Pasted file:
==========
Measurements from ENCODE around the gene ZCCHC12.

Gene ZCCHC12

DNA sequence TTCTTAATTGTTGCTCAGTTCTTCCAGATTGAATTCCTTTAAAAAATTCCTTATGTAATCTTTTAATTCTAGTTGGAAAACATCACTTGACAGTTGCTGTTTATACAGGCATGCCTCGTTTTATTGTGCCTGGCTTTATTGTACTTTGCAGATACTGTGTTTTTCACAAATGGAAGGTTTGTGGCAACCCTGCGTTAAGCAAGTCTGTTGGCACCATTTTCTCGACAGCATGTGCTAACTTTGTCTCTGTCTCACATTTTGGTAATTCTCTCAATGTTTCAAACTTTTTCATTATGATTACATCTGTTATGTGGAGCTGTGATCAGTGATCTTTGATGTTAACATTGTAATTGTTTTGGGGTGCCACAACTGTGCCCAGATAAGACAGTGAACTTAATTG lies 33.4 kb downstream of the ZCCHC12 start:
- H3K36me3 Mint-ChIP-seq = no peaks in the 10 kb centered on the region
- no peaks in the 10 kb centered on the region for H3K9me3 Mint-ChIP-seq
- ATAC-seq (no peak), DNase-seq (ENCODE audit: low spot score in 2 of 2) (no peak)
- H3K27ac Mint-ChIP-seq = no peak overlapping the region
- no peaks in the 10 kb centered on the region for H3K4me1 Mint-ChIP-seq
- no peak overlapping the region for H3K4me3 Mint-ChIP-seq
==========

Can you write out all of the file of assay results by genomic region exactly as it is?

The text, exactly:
Measurements from ENCODE around the gene ZCCHC12.

Gene ZCCHC12

DNA sequence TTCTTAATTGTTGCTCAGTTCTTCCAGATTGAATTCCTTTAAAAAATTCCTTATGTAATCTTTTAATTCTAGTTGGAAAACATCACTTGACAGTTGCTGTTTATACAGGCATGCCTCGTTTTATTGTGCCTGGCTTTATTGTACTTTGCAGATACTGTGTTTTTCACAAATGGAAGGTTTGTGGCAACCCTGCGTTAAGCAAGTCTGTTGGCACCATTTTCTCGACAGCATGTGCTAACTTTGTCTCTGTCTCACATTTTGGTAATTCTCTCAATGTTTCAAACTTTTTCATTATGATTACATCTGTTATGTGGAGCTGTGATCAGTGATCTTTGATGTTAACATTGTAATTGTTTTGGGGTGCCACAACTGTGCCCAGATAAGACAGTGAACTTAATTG lies 33.4 kb downstream of the ZCCHC12 start:
- H3K36me3 Mint-ChIP-seq = no peaks in the 10 kb centered on the region
- no peaks in the 10 kb centered on the region for H3K9me3 Mint-ChIP-seq
- ATAC-seq (no peak), DNase-seq (ENCODE audit: low spot score in 2 of 2) (no peak)
- H3K27ac Mint-ChIP-seq = no peak overlapping the region
- no peaks in the 10 kb centered on the region for H3K4me1 Mint-ChIP-seq
- no peak overlapping the region for H3K4me3 Mint-ChIP-seq